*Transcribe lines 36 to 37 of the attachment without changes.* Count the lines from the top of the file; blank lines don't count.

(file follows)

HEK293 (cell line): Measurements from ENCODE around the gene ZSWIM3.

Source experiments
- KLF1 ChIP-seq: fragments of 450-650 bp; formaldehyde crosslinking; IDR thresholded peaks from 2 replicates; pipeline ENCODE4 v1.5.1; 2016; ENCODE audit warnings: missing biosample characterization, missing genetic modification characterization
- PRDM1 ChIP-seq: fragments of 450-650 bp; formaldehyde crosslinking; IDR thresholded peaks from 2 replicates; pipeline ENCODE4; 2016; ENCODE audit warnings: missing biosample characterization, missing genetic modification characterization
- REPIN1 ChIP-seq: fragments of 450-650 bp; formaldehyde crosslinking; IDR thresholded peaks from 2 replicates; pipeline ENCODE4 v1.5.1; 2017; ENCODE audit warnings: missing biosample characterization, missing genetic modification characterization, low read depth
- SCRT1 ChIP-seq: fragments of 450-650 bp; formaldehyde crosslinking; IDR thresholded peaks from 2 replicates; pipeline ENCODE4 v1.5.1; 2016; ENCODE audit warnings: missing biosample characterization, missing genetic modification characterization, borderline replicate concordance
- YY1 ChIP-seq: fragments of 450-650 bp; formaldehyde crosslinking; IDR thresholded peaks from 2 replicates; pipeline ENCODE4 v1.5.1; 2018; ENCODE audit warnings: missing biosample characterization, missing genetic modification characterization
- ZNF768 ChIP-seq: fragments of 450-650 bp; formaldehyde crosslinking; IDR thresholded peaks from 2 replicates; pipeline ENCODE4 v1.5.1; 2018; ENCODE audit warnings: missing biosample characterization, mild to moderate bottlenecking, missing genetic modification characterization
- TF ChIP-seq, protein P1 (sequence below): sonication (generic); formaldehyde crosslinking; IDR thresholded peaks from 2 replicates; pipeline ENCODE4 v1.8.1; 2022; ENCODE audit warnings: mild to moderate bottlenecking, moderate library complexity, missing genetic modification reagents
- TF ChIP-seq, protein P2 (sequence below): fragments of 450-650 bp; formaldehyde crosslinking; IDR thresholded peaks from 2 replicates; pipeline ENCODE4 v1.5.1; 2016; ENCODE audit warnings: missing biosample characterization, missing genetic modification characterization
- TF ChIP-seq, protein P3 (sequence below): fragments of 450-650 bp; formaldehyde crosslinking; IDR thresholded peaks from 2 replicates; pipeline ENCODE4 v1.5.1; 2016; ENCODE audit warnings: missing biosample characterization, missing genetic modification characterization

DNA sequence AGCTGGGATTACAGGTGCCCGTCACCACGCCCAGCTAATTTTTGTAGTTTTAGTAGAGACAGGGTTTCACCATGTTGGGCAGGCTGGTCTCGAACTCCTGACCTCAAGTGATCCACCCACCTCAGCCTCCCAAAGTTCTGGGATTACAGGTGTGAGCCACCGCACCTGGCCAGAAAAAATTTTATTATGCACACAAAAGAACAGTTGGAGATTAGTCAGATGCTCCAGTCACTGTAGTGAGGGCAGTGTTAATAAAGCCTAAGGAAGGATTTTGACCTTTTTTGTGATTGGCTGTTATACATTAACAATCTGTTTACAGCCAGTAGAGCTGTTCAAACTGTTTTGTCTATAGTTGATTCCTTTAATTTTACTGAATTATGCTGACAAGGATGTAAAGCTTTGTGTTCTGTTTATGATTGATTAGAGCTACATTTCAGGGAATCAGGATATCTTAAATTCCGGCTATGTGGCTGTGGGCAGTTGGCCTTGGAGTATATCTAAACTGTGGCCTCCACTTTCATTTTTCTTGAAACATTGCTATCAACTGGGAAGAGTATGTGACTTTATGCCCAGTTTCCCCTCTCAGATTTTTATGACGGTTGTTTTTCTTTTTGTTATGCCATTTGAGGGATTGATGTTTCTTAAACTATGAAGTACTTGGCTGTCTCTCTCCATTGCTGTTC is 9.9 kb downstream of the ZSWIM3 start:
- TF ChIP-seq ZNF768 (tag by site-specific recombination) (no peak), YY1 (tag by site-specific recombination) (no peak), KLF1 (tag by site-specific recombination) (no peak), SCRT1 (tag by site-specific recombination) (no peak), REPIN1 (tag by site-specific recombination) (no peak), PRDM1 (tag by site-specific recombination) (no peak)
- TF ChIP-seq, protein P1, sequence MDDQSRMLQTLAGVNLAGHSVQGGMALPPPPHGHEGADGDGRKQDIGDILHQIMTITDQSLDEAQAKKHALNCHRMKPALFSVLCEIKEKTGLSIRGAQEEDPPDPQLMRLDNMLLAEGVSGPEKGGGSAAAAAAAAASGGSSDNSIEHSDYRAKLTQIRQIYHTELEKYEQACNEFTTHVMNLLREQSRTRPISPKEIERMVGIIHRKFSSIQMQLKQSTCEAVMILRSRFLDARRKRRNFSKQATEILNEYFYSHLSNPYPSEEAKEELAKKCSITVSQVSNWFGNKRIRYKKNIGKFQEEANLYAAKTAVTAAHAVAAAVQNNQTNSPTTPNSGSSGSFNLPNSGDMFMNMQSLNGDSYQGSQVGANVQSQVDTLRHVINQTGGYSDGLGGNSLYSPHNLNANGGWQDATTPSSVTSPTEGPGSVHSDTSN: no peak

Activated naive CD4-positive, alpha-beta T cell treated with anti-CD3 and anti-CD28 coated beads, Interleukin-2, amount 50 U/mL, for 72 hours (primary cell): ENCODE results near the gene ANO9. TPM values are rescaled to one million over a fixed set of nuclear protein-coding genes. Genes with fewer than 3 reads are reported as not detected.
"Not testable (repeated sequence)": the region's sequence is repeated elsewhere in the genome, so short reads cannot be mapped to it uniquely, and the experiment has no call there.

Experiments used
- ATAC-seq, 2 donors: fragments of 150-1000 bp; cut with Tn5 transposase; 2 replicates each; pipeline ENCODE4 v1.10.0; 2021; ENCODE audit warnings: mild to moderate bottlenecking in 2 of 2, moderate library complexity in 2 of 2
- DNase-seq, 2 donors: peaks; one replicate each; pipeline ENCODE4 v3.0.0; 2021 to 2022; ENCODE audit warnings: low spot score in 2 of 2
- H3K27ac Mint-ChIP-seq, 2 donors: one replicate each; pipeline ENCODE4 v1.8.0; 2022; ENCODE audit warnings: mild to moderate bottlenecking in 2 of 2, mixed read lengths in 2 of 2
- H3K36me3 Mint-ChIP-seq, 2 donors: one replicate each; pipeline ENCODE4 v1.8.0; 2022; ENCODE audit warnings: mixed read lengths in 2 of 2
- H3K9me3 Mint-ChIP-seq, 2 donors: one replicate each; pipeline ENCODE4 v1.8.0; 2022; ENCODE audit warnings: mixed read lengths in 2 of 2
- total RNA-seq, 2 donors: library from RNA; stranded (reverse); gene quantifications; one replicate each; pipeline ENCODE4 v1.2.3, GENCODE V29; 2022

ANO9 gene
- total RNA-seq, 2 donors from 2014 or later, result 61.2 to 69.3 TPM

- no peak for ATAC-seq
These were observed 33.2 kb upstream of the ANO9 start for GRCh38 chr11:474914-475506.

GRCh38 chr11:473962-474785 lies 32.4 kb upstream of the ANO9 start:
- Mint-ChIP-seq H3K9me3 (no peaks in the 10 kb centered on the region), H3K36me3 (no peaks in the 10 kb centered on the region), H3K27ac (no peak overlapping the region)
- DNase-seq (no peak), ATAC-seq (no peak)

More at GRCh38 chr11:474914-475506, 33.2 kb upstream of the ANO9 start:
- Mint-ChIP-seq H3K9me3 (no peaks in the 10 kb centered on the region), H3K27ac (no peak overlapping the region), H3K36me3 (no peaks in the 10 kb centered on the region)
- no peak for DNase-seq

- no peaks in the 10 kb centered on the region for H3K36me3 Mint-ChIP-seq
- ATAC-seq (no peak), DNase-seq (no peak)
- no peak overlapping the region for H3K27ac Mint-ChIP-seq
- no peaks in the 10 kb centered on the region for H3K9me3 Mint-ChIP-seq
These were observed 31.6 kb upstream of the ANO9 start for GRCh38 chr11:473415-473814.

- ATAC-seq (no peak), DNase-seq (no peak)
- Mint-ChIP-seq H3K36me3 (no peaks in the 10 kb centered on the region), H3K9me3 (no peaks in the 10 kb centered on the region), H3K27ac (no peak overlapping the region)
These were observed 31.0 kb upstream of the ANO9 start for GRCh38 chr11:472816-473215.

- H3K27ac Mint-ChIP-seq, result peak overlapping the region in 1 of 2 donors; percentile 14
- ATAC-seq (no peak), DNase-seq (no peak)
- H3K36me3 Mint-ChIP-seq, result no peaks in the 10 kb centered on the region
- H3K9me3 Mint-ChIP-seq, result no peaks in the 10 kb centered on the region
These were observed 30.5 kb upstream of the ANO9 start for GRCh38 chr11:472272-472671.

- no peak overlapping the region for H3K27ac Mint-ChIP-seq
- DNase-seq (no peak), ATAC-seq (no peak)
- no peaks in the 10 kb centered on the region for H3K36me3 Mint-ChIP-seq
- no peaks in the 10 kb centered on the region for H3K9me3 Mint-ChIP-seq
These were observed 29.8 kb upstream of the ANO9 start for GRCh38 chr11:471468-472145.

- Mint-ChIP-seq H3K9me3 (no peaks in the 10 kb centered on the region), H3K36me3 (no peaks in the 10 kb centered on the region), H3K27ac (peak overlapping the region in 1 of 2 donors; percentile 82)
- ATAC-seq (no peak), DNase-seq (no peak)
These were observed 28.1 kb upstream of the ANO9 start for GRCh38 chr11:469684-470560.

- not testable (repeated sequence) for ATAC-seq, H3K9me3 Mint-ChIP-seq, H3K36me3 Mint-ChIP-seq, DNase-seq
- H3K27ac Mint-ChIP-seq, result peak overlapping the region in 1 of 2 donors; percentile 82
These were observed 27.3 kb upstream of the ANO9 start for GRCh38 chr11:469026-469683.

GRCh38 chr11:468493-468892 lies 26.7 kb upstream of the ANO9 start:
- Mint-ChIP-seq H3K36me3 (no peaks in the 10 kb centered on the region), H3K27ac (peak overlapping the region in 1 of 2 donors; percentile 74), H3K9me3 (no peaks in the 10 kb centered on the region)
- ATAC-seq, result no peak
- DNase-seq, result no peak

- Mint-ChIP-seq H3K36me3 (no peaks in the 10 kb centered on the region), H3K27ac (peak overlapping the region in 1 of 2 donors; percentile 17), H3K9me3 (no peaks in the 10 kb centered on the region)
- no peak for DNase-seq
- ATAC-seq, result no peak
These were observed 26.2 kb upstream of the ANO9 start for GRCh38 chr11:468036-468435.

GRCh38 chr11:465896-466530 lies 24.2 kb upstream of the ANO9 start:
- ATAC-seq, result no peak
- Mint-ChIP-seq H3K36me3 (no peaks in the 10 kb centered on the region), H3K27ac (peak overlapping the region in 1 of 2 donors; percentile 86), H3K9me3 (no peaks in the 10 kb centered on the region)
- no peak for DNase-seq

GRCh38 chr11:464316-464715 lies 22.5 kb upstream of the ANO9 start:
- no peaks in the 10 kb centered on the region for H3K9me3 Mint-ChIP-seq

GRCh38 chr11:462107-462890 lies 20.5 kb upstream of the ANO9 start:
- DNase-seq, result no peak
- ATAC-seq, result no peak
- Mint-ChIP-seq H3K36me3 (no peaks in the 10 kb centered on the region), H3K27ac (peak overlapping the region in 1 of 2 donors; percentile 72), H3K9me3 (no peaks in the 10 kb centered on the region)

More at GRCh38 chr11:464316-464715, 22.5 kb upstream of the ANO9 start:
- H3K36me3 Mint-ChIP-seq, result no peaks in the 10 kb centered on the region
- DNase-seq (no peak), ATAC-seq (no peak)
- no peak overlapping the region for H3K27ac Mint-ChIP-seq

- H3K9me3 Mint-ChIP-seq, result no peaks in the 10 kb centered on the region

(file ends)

- no peak overlapping the region for H3K27ac Mint-ChIP-seq
- no peaks in the 10 kb centered on the region for H3K9me3 Mint-ChIP-seq